While vague or ambiguous language in a judicial decree cannot constitute a "clear and unequivocal command," Sax v. Sax, supra at 771, a party's self-serving characterization of a provision
as "ambiguous" does not make it so. "[A]n ambiguity is not created simply because a controversy exists between parties, each favoring an interpretation contrary to the other." Lumbermens Mut. Cas. Co. v. Offices Unlimited, Inc., 419 Mass. 462 , 466 (1995). See Mayer v. Medical Malpractice Joint Underwriting Assn. of Mass., 40 Mass. App. Ct. 266 , 269 (1996) (party's interpretation of insurance policy language "appear [ed] to represent a strained attempt to create ambiguity where none exists").
Gerald claims that an ambiguity was injected into the stipulation by the replacement of the original typed word "shall" (maintain a college and/or trust fund) with the handwritten phrase "will use his best efforts to" (maintain a college and/or trust fund). He asserts that the removal of the command, "shall," and the insertion of the more permissive words, "will use his best efforts to," render his duties under the order unclear and, at best, discretionary rather than mandatory. Consequently, he argues, the order does not require that he establish such funds, but merely that he use his "best efforts" to do so.
Even if the order were to require only that Gerald use his "best efforts" both to establish and maintain college funds, there is no resulting ambiguity regarding his duties. [Note 3] As this court has stated, we "assume a construction of 'best efforts' in the natural sense of the words as requiring that the party put its muscles to work to perform with full energy and fairness the relevant express promises and reasonable implications therefrom." Macksey v. Egan, 36 Mass. App. Ct. 463 , 472 (1994). See Brewster v. Dukakis, 675 F.2d 1, 4 (1st Cir. 1982) (upholding provision in consent decree requiring state officials to "use their best efforts to insure . . . full and timely financing" before making cuts in services subject to that decree); Triple-A Baseball Club Assocs. v. Northeastern Baseball, Inc., 832 F.2d 214, 225-226, 228 (1st Cir. 1987), cert. denied, 485
U.S. 935 (1988) ("best efforts" is the equivalent of acting in good faith, although it does not mean every conceivable effort). [Note 4] The term "best efforts" thus helps to delineate, rather than to obscure, Gerald's responsibilities under the order.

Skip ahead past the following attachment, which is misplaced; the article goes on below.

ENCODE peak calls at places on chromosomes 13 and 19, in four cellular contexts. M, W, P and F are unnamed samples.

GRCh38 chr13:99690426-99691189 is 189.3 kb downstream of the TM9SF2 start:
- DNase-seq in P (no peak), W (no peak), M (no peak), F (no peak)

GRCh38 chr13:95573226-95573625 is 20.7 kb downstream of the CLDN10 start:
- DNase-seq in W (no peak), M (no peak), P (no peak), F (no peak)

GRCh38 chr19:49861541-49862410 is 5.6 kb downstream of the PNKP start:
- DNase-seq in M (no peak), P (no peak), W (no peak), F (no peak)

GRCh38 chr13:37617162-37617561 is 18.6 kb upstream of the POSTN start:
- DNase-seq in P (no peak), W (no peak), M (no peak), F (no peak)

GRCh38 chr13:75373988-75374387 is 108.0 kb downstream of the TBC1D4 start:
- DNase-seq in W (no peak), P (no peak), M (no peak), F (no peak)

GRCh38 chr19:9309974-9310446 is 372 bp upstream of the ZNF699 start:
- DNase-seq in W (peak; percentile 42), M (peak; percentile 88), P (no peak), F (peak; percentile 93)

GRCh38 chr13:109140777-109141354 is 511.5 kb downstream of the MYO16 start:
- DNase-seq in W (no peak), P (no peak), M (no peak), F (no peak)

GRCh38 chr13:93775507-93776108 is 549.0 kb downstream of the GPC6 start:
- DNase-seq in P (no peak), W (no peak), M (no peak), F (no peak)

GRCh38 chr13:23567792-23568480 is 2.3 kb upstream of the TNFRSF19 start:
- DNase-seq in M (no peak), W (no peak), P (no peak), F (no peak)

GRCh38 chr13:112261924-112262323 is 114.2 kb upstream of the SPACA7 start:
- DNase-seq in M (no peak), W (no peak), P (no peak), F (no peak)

Gerald also claims to espy an ambiguity when the requirement that he use his "best efforts" to maintain college funds is juxtaposed with the provision that he "shall contribute $10,000.00 annually to each fund" (emphasis supplied). Yet there is an inconsistency between these provisions only if they are read as suggested by Gerald: that he must contribute $10,000 annually to a fund that he may choose not to establish. The command that Gerald contribute $10,000 annually presupposes, at a minimum, the existence of the college funds. As we have noted, the specification in the order that he use his "best efforts" to maintain such funds does not relieve him of his duty to provide college funds for the minor children. Rather, the phrase clearly and unequivocally indicates the measure of exertion that he is to apply to the task at hand. The provision that he use his "best efforts" comprehends the establishment of such funds. Rather than give rise to an ambiguity, the requirement that he deposit $10,000 annually into each account further confirms that he is to establish such funds in the exercise of his "best efforts."
We conclude that the terms to which Kathie and Gerald stipulated in 1996 were clear and unambiguous when they agreed to them, and that they are no less so now. The modified order clearly and unequivocally requires Gerald to establish a "college and/or trust fund" for each of his minor children and to contribute $10,000 to each fund annually while maintaining each account with the use of his "best efforts."
Accordingly, we conclude that Kathie satisfied her burden of proof that the provision in issue was "clear and unequivocal," and we vacate the judgment below. We also remand the matter for a determination whether or not there was a "clear and
undoubted disobedience" of the modified decree and of what relief, if any, shall be granted.
[Note 1] The term "shall" was crossed out and the words "will use his best efforts to" were handwritten into the otherwise typed "Stipulation of the Parties for Judgment." It is uncontroverted that the substitution was done at Gerald's request.
[Note 2] The parties agreed to forgo an evidentiary hearing and proceeded, instead, on representations of counsel.
[Note 3] At the time of the filing of the complaint for contempt, the modified judgment had been in effect for over a year and one-half. If Gerald was uncertain about his obligations under the agreement, the proper remedy would have been to bring an action requesting clarification. See Judge Rotenberg Educ. Ctr., Inc. v. Commissioner of the Dept. of Mental Retardation (No. 1), 424 Mass. 430 , 451 (1997), citing Labor Relations Commn. v. Boston Teachers Union, Local 66, 374 Mass. 79 , 91 (1977).
[Note 4] In any event, the provision that Gerald use his "best efforts" relative to maintaining college funds for his children suggests that, at a minimum, he will exert more than "no effort." As we state below, we leave it to the trial judge to determine whether Gerald's failure to establish college funds constituted his "best efforts."